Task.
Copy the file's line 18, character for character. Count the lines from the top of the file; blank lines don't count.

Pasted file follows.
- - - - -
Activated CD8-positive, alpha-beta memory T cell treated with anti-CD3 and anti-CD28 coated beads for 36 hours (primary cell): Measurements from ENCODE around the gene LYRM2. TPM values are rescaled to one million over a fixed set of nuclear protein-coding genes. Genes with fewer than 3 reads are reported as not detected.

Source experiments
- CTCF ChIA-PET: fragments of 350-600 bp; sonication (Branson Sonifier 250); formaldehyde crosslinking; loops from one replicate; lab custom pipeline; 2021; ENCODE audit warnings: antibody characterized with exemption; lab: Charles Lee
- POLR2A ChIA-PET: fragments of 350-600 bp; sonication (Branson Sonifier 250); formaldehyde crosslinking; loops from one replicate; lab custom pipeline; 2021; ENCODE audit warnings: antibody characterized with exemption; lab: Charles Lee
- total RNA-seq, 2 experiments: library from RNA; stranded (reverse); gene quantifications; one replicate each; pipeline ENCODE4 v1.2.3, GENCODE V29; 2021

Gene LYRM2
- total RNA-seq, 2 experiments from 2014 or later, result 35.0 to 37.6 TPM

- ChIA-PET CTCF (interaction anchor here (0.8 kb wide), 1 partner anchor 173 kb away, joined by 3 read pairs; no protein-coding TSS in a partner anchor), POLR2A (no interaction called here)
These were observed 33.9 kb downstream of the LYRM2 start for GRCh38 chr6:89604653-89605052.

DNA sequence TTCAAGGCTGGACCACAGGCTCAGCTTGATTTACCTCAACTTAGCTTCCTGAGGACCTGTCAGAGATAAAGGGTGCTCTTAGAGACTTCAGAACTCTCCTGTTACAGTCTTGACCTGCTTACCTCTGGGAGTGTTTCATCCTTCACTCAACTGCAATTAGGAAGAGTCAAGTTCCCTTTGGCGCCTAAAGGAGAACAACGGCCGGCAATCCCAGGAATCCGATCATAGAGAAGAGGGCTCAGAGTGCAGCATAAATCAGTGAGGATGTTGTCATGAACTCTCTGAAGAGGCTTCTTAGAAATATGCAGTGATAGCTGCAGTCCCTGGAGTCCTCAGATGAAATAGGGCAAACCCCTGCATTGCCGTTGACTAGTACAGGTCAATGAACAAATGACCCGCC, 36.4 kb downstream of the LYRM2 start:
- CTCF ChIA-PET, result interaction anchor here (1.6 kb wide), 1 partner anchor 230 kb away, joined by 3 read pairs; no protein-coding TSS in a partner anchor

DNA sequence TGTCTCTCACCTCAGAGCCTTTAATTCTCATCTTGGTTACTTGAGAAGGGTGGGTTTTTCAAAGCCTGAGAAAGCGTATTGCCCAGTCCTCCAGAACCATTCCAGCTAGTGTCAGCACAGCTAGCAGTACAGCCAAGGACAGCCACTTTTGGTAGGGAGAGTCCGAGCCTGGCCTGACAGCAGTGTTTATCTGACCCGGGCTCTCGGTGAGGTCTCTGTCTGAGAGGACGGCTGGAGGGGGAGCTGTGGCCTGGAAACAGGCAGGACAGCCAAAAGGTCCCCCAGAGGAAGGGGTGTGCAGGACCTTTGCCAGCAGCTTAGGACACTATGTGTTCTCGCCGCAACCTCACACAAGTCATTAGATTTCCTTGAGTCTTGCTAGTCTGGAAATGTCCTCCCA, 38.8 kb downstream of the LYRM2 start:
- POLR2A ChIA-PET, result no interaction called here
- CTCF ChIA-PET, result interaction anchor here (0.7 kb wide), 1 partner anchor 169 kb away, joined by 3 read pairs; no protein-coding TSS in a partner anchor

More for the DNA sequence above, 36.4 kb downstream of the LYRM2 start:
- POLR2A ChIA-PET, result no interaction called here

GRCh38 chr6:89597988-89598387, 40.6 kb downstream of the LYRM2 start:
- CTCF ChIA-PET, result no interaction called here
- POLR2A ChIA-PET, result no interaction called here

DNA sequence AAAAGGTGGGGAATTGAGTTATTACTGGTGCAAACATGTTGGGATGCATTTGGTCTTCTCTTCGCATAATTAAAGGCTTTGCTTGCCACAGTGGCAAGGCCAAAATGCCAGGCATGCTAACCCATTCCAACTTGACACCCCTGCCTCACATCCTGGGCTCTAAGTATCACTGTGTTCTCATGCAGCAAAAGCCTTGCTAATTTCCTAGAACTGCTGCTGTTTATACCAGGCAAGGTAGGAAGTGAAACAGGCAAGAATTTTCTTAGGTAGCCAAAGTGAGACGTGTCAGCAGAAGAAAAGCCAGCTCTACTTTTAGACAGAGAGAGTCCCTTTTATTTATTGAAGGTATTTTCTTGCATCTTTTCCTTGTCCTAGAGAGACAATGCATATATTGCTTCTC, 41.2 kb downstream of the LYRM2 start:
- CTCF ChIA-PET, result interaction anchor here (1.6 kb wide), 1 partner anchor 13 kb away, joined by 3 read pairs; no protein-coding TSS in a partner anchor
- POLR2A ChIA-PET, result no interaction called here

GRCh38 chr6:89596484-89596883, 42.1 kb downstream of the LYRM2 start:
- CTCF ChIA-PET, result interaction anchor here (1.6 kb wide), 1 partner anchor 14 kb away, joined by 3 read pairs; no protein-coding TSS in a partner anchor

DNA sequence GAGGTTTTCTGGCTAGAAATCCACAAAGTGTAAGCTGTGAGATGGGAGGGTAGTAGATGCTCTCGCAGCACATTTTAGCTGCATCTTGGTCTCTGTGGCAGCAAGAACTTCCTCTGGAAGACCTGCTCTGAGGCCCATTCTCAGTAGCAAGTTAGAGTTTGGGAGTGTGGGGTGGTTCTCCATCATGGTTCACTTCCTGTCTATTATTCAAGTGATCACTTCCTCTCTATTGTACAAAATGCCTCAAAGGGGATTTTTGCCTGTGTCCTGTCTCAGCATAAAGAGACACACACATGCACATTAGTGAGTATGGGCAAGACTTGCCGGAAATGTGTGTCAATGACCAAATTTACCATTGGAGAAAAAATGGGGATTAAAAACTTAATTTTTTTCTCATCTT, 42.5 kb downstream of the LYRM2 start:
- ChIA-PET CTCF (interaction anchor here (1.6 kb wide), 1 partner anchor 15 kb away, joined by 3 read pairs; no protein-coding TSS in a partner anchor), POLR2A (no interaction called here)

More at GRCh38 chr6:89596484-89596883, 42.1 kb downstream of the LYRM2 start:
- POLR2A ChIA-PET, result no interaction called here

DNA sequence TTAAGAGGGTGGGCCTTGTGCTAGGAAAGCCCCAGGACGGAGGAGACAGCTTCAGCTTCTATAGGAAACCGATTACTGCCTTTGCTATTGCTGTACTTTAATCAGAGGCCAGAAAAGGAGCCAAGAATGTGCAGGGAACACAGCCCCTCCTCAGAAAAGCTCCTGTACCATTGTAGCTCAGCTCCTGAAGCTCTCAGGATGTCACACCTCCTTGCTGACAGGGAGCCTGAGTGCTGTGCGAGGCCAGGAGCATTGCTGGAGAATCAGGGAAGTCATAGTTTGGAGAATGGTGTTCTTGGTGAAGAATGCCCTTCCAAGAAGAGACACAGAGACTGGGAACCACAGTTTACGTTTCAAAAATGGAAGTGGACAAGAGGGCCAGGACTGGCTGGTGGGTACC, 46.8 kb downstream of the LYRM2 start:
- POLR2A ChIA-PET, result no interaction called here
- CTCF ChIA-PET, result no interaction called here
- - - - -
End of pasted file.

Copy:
- CTCF ChIA-PET, result no interaction called here